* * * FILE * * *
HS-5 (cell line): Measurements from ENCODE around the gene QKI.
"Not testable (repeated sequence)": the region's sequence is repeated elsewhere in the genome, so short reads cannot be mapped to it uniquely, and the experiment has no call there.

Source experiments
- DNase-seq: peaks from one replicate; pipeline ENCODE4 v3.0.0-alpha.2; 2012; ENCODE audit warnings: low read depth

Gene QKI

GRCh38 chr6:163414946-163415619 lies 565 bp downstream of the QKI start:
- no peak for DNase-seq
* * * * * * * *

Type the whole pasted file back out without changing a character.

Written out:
HS-5 (cell line): Measurements from ENCODE around the gene QKI.
"Not testable (repeated sequence)": the region's sequence is repeated elsewhere in the genome, so short reads cannot be mapped to it uniquely, and the experiment has no call there.

Source experiments
- DNase-seq: peaks from one replicate; pipeline ENCODE4 v3.0.0-alpha.2; 2012; ENCODE audit warnings: low read depth

Gene QKI

GRCh38 chr6:163414946-163415619 lies 565 bp downstream of the QKI start:
- no peak for DNase-seq